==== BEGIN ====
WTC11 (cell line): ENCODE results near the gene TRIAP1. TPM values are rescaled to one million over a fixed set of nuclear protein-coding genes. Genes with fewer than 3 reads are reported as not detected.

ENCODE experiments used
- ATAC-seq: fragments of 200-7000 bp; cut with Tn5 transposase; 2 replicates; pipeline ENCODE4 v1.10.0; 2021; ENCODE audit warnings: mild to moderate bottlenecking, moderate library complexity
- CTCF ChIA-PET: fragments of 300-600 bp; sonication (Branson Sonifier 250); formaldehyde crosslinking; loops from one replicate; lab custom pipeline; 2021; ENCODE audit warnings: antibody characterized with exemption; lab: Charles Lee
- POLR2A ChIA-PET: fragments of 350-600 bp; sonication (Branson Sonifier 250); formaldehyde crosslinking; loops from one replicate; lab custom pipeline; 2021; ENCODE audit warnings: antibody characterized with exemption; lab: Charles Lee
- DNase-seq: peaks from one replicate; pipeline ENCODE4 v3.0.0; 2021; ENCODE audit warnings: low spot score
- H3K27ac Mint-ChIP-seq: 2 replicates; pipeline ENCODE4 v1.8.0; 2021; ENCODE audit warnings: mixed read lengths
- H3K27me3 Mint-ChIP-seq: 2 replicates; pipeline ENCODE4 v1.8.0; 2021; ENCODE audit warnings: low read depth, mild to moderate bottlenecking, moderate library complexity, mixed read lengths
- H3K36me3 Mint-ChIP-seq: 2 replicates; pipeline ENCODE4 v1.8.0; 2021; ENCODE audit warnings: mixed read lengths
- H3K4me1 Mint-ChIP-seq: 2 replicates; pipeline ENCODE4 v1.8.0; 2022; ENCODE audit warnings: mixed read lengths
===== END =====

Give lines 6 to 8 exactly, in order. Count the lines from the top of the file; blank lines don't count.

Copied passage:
- DNase-seq: peaks from one replicate; pipeline ENCODE4 v3.0.0; 2021; ENCODE audit warnings: low spot score
- H3K27ac Mint-ChIP-seq: 2 replicates; pipeline ENCODE4 v1.8.0; 2021; ENCODE audit warnings: mixed read lengths
- H3K27me3 Mint-ChIP-seq: 2 replicates; pipeline ENCODE4 v1.8.0; 2021; ENCODE audit warnings: low read depth, mild to moderate bottlenecking, moderate library complexity, mixed read lengths